Sunday 28 September 2008
by: Paul Krugman, The New York Times
It's 3 a.m., a few months into 2009, and the phone in the White House rings. Several big hedge funds are about to fail, says the voice on the line, and there's likely to be chaos when the market opens. Whom do you trust to take that call?
I'm not being melodramatic. The bailout plan released yesterday is a lot better than the proposal Henry Paulson first put out - sufficiently so to be worth passing. But it's not what you'd actually call a good plan, and it won't end the crisis. The odds are that the next president will have to deal with some major financial emergencies.
So what do we know about the readiness of the two men most likely to end up taking that call? Well, Barack Obama seems well informed and sensible about matters economic and financial. John McCain, on the other hand, scares me.
About Mr. Obama: it's a shame that he didn't show more leadership in the debate over the bailout bill, choosing instead to leave the issue in the hands of Congressional Democrats, especially Chris Dodd and Barney Frank. But both Mr. Obama and the Congressional Democrats are surrounded by very knowledgeable, clear-headed advisers, with experienced crisis managers like Paul Volcker and Robert Rubin always close at hand.
Then there's the frightening Mr. McCain - more frightening now than he was a few weeks ago.
We've known for a long time, of course, that Mr. McCain doesn't know much about economics - he's said so himself, although he's also denied having said it. That wouldn't matter too much if he had good taste in advisers - but he doesn't.
Remember, his chief mentor on economics is Phil Gramm, the arch-deregulator, who took special care in his Senate days to prevent oversight of financial derivatives - the very instruments that sank Lehman and A.I.G., and brought the credit markets to the edge of collapse. Mr. Gramm hasn't had an official role in the McCain campaign since he pronounced America a "nation of whiners," but he's still considered a likely choice as Treasury secretary.
And last year, when the McCain campaign announced that the candidate had assembled "an impressive collection of economists, professors, and prominent conservative policy leaders" to advise him on economic policy, who was prominently featured? Kevin Hassett, the co-author of "Dow 36,000." Enough said.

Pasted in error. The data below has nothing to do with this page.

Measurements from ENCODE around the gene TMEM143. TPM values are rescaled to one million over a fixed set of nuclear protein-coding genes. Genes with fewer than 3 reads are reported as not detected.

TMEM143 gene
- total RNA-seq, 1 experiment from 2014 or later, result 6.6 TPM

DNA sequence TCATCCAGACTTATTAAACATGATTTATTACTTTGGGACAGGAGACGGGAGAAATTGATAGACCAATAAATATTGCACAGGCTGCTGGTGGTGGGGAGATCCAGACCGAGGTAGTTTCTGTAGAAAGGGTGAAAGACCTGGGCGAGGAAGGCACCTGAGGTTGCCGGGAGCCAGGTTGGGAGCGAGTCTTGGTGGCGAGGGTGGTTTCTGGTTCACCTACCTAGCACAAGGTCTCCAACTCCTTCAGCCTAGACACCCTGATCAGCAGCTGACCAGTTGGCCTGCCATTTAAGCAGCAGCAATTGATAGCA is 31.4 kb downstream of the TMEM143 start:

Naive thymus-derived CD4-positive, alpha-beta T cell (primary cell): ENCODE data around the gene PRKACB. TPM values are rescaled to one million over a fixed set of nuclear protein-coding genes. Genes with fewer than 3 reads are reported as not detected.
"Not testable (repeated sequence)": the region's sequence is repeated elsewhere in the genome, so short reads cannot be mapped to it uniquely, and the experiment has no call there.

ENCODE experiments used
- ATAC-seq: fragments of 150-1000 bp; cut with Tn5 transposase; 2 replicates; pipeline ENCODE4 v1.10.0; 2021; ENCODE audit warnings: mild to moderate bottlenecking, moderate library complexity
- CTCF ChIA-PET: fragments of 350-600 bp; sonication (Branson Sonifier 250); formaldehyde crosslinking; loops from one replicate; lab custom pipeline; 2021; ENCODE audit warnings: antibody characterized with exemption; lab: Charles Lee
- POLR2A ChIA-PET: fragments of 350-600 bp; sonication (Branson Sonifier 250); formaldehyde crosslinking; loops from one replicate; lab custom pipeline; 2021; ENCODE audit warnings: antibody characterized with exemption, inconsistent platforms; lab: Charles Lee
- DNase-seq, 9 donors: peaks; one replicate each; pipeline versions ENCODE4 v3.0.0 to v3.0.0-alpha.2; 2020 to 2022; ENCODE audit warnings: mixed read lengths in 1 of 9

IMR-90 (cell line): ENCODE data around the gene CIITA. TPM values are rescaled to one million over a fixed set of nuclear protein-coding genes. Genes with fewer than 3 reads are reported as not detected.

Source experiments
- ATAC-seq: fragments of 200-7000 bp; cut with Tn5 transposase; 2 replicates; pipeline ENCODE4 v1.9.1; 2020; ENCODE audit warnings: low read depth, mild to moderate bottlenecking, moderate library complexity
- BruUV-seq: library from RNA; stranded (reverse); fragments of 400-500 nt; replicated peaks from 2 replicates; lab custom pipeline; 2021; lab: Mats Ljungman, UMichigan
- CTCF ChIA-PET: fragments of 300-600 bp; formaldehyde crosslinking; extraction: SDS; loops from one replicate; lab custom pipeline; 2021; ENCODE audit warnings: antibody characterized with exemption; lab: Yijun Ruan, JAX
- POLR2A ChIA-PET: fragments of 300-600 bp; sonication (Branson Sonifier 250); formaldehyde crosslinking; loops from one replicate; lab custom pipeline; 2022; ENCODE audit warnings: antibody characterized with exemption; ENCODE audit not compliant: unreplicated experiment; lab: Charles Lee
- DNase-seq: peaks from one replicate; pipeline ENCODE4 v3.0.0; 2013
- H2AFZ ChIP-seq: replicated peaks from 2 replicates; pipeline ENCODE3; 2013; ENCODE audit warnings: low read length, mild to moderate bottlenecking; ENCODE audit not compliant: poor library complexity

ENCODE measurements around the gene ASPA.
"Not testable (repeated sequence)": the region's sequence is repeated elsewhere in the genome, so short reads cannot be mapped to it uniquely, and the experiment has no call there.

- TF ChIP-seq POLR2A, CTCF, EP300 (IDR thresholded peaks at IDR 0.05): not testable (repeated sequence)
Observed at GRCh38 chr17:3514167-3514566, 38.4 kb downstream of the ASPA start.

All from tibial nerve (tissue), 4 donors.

Now, to a large extent the poor quality of Mr. McCain's advisers reflects the tattered intellectual state of his party. Has there ever been a more pathetic economic proposal than the suggestion of House Republicans that we try to solve the financial crisis by eliminating capital gains taxes? (Troubled financial institutions, by definition, don't have capital gains to tax.)
But even President Bush has, in the twilight of his administration, turned to relatively sensible people to make economic decisions: I'm not a fan of Mr. Paulson, but he's a vast improvement over his predecessor. At this point, one has the suspicion that a McCain administration would have us longing for Bush-era competence.
The real revelation of the last few weeks, however, has been just how erratic Mr. McCain's views on economics are. At any given moment, he seems to have very strong opinions - but a few days later, he goes off in a completely different direction.
Thus on Sept. 15 he declared - for at least the 18th time this year - that "the fundamentals of our economy are strong." This was the day after Lehman failed and Merrill Lynch was taken over, and the financial crisis entered a new, even more dangerous stage.
But three days later he declared that America's financial markets have become a "casino," and said that he'd fire the head of the Securities and Exchange Commission - which, by the way, isn't in the president's power.
And then he found a new set of villains - Fannie Mae and Freddie Mac, the government-sponsored lenders. (Despite some real scandals at Fannie and Freddie, they played little role in causing the crisis: most of the really bad lending came from private loan originators.) And he moralistically accused other politicians, including Mr. Obama, of being under Fannie's and Freddie's financial influence; it turns out that a firm owned by his own campaign manager was being paid by Freddie until just last month.
Then Mr. Paulson released his plan, and Mr. McCain weighed vehemently into the debate. But he admitted, several days after the Paulson plan was released, that he hadn't actually read the plan, which was only three pages long.
O.K., I think you get the picture.
The modern economy, it turns out, is a dangerous place - and it's not the kind of danger you can deal with by talking tough and denouncing evildoers. Does Mr. McCain have the judgment and temperament to deal with that part of the job he seeks?